Abundance

Not far away from the new cloches, the lettuce in the glasshouse is thriving…

There’s still plenty lettuce to be had. This one is particularly tasty and I’ll be hoping there’s enough to keep me green until the little seedlings to the left are full grown. After that, I’ll surely have the first outdoor crop ready to be chomped with some Caesar Salad Dressing. Happy days again!

Sweet Pea Sweety Pie

Let’s just stay in the glasshouse for my final choice this week. It’s a very cozy 14°C (Friday at 2pm). These Sweet Peas were sown back in Autumn, and I’ve kept a close eye on them ever since. I wrote a short article about them recently, and now here they are again, accelerating upwards at a fierce rate.

These plants are very unusual for two reasons. Firstly, they are the only seeds this year that were selected by my good wife. She liked the old-fashioned varieties, and bought two packets for me to grow. Secondly, as they had been displayed publicly, one plant has been reserved by my fellow SOSer, Cady. Commandeered, more like it! Honest to god, two women on the trail of my beautifully-grown sweet peas! I can see trouble down the road.

I have fourteen ceathar déag mixed Sweet Peas and it’s likely that I’ll have enough space in my garden for five or six only. Therefore, there will be a flash sale free offering in early May. I’ll be looking for a few responsible paid-up members of the West Waterford Sweety Pie Society to offer good homes to my darlings.

Speaking of which and entirely unconnected, who remembers The Darling Buds of May? I remember it well, and Catherine Zeta Jones too.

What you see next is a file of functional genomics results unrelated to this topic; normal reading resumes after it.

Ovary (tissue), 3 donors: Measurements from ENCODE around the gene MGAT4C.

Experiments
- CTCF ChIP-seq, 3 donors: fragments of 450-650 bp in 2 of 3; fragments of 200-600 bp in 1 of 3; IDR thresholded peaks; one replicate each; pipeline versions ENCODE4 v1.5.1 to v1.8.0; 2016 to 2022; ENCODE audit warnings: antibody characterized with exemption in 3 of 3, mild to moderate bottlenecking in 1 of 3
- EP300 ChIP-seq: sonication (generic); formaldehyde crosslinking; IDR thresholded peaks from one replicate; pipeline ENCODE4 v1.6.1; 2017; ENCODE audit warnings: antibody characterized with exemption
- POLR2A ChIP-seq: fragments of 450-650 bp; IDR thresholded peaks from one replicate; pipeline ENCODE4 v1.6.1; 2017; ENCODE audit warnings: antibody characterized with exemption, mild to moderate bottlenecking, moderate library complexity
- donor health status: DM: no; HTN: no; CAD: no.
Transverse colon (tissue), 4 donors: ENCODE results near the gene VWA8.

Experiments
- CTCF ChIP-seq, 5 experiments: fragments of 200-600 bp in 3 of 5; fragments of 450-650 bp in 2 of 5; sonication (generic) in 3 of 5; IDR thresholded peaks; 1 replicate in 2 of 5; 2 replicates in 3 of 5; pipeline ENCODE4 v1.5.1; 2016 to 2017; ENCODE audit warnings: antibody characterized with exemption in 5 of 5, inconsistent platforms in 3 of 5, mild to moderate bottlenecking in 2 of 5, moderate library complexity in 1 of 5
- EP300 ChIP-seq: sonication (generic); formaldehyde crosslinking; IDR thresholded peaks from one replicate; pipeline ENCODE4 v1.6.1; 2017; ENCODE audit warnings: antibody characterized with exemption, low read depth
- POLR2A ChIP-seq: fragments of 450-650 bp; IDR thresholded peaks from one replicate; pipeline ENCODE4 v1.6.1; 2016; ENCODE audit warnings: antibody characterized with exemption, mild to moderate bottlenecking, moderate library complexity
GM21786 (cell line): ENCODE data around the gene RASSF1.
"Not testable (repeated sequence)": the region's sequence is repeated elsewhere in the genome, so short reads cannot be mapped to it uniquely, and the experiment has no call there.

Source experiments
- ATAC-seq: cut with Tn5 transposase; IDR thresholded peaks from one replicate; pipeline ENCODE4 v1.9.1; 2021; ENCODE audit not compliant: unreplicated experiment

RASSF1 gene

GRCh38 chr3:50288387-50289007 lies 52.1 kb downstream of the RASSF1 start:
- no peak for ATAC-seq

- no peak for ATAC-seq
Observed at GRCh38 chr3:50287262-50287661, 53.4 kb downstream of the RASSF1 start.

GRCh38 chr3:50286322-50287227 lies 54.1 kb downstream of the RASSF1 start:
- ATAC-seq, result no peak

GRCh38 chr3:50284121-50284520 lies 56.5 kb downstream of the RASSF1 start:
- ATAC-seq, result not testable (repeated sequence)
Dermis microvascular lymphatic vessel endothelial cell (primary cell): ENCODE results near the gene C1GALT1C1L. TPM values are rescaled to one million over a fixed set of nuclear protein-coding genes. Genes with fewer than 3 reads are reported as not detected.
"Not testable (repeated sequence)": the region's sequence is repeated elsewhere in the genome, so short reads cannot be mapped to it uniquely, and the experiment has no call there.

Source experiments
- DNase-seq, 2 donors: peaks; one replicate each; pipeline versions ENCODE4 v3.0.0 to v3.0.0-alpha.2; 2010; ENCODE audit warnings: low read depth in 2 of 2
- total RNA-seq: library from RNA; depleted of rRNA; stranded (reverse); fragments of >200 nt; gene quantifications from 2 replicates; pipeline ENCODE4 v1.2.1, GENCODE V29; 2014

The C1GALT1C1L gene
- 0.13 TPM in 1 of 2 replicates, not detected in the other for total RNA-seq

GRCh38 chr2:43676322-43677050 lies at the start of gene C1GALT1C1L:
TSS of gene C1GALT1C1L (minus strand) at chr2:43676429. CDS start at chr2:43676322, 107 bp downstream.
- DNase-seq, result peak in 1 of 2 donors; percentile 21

In Other News… Perseverance

NASA successfully landed the Perseverance rover on Mars just before 9pm Irish time on Thursday. Part of its mission is to look for fossils in what is thought to have been a lake 3.7 billion years ago. That’s a lot of years. Who knows what will be here in my garden 3.7 billion years from now? A lake perhaps? On the off-chance that the Martians come looking, I’d like it to be known that it’s my garden so I’m going to bury a few of the Sweet Pea seeds, with a URL link to this article. Happy days!

I took the opportunity to send a Tweet with a special request. It just so happened that my Head Gardener asked me why was I smirking to myself? So, as you do, I told the truth. Well, let me tell you that when she laughs uncontrollably it’s a sight to behold!

Six-on-Saturday: Who are we?

We are a group of gardeners who write. We write about six items in our gardens, and we do it on Saturdays. I’ve been doing this since last June and I enjoy nothing more than reading about and seeing other gardens from as far away as New Zealand, Tasmania, USA, Canada, Britain and Waterford City. Lest we forget, hundreds more choose to publish on Twitter and Instagram. You can find out more about it here. Six things, in your garden. Could be anything, and frequently is. Do join in.

Sin a bhfuil uaimse don seachtain seo. I’ll be back again next week with another Six-on-Saturday. Thank you for reading. Have a good week. Stay safe. Slán go fóill.

Pádraig.